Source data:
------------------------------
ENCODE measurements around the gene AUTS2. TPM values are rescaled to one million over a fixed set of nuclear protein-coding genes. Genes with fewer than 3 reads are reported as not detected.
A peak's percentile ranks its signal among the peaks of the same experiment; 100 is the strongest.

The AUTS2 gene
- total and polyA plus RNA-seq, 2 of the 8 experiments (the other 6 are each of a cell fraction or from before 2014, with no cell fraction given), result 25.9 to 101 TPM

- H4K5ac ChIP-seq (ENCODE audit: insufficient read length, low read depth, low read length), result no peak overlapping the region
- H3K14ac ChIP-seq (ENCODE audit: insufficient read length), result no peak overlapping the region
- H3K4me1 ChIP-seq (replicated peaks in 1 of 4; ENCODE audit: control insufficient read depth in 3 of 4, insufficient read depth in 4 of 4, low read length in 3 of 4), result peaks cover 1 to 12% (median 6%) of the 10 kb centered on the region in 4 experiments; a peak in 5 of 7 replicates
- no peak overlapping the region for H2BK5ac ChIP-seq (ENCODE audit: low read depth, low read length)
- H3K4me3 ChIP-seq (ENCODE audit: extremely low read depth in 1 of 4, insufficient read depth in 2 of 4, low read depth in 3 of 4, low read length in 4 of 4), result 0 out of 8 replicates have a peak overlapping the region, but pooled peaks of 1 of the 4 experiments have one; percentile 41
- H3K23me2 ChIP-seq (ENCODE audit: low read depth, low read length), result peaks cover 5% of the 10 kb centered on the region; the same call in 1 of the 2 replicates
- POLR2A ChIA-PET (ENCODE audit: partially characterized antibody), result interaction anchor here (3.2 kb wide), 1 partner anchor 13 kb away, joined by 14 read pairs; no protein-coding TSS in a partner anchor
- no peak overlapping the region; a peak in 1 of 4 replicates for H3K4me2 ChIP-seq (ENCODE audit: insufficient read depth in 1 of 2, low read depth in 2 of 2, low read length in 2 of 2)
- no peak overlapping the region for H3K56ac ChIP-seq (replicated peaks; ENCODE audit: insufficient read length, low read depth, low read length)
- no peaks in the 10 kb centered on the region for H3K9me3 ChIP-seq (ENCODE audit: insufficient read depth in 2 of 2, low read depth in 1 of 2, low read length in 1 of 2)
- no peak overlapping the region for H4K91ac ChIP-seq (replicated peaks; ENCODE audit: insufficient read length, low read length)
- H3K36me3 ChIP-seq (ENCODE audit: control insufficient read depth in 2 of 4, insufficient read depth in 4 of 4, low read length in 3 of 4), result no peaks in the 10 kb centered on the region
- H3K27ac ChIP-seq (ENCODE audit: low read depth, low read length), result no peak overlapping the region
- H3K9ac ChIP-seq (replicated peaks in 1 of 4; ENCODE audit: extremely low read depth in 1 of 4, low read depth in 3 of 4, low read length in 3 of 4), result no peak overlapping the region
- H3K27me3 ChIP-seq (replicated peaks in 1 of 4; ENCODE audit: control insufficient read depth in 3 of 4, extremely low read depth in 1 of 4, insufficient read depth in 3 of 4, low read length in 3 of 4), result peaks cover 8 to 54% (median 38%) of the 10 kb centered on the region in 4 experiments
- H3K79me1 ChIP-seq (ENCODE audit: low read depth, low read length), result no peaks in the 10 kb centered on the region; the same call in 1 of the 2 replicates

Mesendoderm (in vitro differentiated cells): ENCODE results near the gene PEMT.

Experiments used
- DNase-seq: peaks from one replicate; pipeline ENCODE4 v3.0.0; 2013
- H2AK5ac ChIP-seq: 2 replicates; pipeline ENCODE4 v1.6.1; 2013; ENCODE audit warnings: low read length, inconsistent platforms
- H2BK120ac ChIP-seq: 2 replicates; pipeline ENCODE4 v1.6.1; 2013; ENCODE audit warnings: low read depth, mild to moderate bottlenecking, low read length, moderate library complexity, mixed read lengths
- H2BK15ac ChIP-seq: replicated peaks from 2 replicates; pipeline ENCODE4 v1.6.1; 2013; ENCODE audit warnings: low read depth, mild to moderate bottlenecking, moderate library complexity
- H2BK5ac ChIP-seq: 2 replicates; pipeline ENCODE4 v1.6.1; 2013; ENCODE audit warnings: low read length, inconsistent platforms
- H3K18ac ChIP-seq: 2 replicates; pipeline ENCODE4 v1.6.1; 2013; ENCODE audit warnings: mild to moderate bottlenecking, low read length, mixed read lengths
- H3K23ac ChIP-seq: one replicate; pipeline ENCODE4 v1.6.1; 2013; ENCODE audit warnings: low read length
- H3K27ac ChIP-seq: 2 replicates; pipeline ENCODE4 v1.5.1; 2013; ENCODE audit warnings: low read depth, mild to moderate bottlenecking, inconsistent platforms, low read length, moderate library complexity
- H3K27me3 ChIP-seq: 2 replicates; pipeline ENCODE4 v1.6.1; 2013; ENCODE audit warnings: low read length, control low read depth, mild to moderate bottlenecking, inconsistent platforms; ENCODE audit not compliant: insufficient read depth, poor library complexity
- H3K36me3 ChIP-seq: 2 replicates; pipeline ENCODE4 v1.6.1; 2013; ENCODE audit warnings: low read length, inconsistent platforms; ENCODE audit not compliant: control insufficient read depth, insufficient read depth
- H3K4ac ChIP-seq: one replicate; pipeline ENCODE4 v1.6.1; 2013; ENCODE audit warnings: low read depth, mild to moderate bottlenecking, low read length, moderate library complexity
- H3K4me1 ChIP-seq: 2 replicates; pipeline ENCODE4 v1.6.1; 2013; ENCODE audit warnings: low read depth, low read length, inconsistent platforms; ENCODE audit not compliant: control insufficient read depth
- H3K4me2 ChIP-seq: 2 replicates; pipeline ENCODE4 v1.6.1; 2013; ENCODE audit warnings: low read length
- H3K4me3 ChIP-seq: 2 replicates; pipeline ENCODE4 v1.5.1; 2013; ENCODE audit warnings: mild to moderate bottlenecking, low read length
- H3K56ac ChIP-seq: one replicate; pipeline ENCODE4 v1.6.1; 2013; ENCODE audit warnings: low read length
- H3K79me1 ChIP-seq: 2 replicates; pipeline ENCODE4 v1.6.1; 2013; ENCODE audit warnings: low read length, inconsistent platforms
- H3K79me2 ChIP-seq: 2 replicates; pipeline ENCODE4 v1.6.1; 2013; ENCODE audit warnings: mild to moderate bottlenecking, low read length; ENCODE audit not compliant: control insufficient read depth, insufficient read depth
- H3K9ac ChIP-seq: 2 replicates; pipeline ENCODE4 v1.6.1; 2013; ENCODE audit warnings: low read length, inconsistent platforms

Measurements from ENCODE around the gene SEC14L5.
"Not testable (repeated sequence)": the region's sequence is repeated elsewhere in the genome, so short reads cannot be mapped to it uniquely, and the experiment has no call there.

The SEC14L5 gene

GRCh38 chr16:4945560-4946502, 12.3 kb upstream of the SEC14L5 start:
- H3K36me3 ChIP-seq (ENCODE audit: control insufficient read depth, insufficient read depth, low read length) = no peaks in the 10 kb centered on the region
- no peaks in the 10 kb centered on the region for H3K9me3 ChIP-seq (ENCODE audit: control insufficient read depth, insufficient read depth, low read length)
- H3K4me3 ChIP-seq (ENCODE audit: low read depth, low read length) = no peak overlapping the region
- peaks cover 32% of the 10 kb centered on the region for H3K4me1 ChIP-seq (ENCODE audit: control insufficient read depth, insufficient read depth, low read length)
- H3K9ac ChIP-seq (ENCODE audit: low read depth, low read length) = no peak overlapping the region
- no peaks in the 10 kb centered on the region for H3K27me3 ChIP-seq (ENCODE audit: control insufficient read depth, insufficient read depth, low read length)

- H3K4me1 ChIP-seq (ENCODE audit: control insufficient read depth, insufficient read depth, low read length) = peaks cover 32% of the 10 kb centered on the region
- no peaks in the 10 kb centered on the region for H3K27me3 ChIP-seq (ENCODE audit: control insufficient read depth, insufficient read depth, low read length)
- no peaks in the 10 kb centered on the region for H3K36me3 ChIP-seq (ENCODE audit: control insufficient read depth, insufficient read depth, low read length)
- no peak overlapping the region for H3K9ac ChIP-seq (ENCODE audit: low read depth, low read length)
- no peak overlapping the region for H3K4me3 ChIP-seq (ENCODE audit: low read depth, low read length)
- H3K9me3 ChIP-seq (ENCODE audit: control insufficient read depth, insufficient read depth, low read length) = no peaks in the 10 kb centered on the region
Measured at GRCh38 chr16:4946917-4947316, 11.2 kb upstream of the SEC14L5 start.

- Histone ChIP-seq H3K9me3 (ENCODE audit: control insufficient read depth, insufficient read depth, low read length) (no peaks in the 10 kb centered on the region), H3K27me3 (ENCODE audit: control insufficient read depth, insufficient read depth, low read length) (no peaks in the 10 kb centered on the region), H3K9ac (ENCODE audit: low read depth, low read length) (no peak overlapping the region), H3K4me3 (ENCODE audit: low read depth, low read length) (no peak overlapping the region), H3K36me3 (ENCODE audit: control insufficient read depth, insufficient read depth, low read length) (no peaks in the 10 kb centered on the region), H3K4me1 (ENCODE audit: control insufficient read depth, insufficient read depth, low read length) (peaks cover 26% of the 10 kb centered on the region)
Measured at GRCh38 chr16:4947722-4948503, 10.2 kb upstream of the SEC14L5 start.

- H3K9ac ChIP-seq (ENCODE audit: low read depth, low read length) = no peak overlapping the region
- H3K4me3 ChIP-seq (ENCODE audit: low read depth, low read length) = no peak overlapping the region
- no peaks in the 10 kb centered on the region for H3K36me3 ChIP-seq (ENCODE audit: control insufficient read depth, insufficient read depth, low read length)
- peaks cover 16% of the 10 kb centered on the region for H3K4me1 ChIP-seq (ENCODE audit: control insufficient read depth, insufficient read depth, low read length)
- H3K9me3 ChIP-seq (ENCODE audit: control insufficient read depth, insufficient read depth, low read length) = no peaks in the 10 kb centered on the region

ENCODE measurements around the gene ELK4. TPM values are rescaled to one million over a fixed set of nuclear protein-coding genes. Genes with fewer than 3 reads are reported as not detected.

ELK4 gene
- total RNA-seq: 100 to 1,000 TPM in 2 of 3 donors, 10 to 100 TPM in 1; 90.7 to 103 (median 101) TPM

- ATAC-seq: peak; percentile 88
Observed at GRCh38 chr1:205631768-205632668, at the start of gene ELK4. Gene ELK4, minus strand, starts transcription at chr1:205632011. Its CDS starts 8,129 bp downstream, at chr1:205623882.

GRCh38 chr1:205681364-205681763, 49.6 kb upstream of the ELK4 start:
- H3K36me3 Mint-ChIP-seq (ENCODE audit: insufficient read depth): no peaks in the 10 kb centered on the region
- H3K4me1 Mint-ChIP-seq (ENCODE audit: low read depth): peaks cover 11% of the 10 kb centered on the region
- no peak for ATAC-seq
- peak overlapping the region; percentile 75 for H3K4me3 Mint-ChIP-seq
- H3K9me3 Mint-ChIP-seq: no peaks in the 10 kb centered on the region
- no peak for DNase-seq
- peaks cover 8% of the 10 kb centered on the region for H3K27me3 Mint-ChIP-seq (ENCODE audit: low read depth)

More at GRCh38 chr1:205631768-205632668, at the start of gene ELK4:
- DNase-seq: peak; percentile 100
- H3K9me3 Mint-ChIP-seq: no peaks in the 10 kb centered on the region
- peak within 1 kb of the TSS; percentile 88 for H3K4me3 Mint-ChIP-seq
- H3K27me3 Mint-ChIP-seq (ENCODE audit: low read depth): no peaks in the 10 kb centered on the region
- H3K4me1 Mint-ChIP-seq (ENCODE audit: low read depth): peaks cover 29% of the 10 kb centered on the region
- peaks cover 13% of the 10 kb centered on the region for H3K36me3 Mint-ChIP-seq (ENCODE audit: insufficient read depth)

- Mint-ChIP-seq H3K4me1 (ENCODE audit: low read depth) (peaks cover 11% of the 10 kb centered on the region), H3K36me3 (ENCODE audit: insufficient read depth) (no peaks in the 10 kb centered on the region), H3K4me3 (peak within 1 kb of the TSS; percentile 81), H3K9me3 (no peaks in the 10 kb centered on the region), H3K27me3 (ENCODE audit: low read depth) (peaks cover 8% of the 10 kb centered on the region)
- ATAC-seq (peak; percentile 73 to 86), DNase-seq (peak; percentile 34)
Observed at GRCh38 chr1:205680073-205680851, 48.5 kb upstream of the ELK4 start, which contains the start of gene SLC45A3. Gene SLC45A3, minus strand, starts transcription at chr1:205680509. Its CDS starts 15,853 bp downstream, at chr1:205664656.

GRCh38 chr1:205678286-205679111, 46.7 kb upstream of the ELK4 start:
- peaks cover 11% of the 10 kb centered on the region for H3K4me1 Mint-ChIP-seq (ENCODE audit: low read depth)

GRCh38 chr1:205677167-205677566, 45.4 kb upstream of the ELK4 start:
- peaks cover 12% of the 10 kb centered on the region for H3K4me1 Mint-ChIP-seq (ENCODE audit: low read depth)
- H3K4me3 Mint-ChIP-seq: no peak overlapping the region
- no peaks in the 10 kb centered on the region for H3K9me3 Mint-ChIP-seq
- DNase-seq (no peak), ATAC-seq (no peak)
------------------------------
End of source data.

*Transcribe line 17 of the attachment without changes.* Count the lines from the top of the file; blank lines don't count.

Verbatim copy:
- H3K27ac ChIP-seq (ENCODE audit: low read depth, low read length), result no peak overlapping the region